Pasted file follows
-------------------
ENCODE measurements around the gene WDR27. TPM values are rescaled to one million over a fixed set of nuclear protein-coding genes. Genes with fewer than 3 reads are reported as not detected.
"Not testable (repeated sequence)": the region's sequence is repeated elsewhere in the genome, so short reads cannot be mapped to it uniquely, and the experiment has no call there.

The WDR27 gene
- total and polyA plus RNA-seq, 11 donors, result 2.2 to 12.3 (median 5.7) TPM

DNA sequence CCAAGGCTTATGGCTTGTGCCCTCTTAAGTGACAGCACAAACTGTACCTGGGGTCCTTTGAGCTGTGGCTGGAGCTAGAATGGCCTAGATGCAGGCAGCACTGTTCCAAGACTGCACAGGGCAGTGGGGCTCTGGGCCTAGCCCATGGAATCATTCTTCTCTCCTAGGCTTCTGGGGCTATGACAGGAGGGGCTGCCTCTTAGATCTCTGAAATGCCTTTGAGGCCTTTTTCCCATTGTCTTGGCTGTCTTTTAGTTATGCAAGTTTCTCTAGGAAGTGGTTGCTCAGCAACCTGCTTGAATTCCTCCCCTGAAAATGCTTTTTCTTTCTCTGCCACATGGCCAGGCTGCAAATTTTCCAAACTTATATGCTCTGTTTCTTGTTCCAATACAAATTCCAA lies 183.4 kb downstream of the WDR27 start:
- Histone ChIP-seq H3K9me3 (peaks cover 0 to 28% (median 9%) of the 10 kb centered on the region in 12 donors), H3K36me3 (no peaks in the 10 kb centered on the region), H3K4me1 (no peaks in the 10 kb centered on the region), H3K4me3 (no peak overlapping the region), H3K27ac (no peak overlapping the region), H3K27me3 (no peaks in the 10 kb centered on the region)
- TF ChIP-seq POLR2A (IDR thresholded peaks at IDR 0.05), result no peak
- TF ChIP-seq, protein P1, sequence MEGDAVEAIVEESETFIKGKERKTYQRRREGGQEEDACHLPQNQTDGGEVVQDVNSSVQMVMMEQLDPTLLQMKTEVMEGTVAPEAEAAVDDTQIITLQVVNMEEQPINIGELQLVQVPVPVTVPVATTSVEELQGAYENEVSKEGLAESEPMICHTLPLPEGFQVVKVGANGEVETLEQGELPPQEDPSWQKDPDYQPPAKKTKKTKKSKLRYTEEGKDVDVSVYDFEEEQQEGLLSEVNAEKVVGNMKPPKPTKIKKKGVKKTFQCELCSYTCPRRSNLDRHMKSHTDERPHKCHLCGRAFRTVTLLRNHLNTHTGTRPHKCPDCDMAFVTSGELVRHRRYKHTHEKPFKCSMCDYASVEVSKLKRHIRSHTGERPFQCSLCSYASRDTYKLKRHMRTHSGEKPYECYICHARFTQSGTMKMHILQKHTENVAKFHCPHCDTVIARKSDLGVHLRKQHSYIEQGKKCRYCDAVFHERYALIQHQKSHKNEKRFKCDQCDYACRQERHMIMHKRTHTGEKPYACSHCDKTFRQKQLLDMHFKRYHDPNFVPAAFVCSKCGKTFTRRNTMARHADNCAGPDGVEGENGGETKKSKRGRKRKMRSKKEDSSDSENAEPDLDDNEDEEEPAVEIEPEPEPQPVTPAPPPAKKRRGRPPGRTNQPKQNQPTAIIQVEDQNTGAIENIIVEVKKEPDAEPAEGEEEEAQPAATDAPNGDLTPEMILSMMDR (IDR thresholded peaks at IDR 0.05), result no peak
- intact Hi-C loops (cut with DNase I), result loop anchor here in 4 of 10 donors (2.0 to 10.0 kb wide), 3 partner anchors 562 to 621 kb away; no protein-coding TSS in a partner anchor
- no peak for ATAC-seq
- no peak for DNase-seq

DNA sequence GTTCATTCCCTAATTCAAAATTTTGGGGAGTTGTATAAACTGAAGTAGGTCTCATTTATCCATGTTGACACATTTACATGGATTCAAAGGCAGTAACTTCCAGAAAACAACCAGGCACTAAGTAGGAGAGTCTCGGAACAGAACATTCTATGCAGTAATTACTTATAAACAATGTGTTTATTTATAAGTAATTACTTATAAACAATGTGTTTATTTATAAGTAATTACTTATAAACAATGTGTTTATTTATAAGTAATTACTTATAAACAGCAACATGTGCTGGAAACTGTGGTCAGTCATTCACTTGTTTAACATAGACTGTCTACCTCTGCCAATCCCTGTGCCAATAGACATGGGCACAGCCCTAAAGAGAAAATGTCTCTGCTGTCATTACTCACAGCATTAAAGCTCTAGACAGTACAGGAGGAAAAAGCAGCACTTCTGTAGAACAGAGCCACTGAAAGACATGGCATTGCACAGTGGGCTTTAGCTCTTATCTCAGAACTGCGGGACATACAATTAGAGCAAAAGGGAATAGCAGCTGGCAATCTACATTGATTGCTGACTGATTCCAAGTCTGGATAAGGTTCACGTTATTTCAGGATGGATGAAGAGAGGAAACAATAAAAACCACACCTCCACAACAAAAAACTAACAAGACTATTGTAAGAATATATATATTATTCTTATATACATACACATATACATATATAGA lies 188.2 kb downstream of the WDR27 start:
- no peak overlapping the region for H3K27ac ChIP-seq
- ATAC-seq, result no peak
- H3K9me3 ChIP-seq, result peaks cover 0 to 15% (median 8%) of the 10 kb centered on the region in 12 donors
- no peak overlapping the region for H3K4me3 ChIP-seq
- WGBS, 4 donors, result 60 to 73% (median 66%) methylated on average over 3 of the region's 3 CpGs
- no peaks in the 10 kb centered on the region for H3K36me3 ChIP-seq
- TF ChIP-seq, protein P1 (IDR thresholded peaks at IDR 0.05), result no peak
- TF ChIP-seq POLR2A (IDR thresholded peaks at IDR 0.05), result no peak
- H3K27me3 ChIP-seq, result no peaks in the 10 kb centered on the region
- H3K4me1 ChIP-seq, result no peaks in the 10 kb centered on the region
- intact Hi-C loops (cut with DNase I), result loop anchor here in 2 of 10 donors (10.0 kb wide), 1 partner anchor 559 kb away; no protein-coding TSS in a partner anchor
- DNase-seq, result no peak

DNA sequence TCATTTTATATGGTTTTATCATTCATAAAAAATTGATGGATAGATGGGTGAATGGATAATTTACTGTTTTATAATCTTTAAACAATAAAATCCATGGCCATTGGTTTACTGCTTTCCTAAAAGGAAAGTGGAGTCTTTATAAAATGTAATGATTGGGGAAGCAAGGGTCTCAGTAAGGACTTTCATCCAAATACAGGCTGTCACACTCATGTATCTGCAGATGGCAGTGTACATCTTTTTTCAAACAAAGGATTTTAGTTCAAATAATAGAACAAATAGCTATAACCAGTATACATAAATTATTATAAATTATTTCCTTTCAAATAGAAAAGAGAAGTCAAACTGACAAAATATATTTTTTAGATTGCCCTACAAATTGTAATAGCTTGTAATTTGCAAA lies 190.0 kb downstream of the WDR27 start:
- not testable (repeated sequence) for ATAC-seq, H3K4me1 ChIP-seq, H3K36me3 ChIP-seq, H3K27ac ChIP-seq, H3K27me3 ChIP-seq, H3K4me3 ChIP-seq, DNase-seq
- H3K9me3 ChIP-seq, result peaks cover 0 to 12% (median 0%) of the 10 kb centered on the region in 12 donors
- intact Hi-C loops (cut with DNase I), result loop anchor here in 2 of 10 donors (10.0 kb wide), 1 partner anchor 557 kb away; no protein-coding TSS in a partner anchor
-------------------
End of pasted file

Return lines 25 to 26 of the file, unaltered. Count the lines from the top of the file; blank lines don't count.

DNA sequence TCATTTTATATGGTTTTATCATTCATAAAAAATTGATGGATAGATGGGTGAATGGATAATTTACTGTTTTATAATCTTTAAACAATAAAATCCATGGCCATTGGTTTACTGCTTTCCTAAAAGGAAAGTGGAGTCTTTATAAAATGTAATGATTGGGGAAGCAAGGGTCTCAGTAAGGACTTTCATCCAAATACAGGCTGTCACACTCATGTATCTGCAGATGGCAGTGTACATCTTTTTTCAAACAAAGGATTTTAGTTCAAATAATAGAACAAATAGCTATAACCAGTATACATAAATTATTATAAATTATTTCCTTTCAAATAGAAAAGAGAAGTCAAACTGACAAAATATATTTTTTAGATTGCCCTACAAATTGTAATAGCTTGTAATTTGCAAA lies 190.0 kb downstream of the WDR27 start:
- not testable (repeated sequence) for ATAC-seq, H3K4me1 ChIP-seq, H3K36me3 ChIP-seq, H3K27ac ChIP-seq, H3K27me3 ChIP-seq, H3K4me3 ChIP-seq, DNase-seq